I’ve been reading B. Traven for a while now (first stumbled across him after reading The Ship of Theseus, and reading The Death Ship and some short stories). Despite the mystery that surrounds his name, I’d found his writing slightly underwhelming.
But the Treasure of the Sierra Madre (you can download a copy) is one of his better books that I’ve read. It tells the story of Curtin and Dobbs, two characters looking for work. On the way they team up with Howard, an old timer who knows how to dig gold out of the hills.
From there, it’s a story about power. The power that comes from possessing gold, which other people will trade for, and the power that comes from pointing a gun at someone in a wilderness, when no-one else is around. Traven tells a good story, as his characters pursue their dreams of wealth and comfort, and discover along the way how dangerous and fragile relationships can be.
Worth a read.
Quotes [SPOILER ALERT: Some of these touch on plot points]
He worked his mind to answer the question: How can I get some money right now? If you already have some money, then it is easier to make more, because you can invest the little you have in some sort of business that looks promising. Without a cent to call yours, it is difficult to make any money at all.
Anyone who is willing to work and is serious about it will certainly find a job. Only you must not go to the man who tells you this, for he has no job to offer and doesn’t know anyone who knows of a vacancy. This is exactly the reason why he gives you such generous advice, out of brotherly love, and to demonstrate how little he knows about the world.
… gold is a very devilish sort of thing, believe me boys. In the first place, it changes your character entirely. When you have it your soul is no longer the same as it was before. No getting away from that. You may have so much piled up that you can’t carry it away; but, bet your blessed paradise, the more you have, the more you want to add, to make it just that much more. Like sitting at roulette. Just one more turn. So it goes on and on and on. You cease to distinguish between right and wrong. You can no longer see clearly what is good and what is bad. You lose your judgement. That’s what it is.
It isn’t gold that changes man, it is the power which gold gives to man that changes the soul of man. This power, though, is only imaginary. If not recognized by other men, it does not exist.
I’m sure that every man has acted differently from the way he had thought he would when face to face with a heap of money or with the opportunity to pocket a quarter of a million with only the move of one hand.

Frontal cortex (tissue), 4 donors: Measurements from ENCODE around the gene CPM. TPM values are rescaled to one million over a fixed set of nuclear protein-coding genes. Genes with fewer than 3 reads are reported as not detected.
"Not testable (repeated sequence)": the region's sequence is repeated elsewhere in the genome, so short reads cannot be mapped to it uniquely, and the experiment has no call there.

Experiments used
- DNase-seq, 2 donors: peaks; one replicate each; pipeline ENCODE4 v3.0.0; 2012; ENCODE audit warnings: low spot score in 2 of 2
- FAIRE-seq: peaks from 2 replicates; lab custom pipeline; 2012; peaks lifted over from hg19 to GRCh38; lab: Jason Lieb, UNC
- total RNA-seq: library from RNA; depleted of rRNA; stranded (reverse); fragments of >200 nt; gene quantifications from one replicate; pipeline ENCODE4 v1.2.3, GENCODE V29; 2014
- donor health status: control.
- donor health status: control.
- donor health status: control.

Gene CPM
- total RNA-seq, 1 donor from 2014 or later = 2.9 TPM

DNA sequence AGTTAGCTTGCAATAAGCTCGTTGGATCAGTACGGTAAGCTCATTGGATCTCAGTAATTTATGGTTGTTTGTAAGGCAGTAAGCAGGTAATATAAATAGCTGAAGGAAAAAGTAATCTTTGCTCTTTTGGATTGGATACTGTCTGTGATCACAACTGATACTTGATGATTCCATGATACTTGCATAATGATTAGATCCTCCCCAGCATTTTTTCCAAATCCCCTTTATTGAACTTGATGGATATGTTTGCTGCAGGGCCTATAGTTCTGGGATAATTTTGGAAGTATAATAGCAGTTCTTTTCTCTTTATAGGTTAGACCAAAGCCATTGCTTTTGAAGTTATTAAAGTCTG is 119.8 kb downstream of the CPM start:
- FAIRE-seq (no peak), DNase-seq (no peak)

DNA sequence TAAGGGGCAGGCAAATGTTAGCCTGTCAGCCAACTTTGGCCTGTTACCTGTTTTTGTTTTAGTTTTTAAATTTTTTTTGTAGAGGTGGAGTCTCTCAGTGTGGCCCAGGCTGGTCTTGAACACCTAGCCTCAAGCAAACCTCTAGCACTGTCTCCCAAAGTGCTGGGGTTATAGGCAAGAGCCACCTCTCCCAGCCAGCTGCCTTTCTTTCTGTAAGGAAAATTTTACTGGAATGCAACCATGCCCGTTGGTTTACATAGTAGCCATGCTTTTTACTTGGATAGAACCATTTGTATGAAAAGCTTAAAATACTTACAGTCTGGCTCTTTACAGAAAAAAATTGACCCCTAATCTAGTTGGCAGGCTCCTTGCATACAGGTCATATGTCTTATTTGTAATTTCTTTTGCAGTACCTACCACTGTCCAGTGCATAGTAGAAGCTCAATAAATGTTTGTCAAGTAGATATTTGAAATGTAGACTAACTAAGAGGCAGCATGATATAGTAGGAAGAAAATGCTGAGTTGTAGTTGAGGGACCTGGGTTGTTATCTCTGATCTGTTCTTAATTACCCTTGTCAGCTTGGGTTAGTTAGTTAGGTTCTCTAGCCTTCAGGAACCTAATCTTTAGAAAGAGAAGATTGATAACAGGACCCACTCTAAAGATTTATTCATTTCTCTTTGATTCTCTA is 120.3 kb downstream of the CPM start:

With every ounce more of gold possessed by them they left the proletarian class and neared that of the property-holders, the well-to-do middle class. So far they had never had anything of value to protect against thieves … The world no longer looked to them as it had a few weeks ago. They had become members of the minority of mankind … As long as they had owned nothing of value, they had been salves of their hungry bellies, slaves to those who had the means to fill their bellies. All this was changed now. They had reached the first step by which man becomes the slave of his property.
Gold is for thieves and swindlers. For this reason they own most of it. The rest is owned by those who do not care where the gold comes from or in what sort of hands it has been.
… a foolish woman who thought that nobility stands for honesty.
Howard had no means and no words with which to explain to these simple men that business is the only real thing in life, that it is heave and paradise and all the happiness of a good Rotarian.
He knew how the big oil-magnates, the big financiers, the presidents of great corporations, and the in particular the politicians, stole and robbed wherever there was an opportunity. Why should he, the little feller, the ordinary citizen, be honest if the big ones knew no scruples and no honesty, either in their business or in the affairs of the nation.
There was only one way out of this danger. Curtin had to do to Dobbs what Dobbs had in mind against Curtin. There was no other way of escape.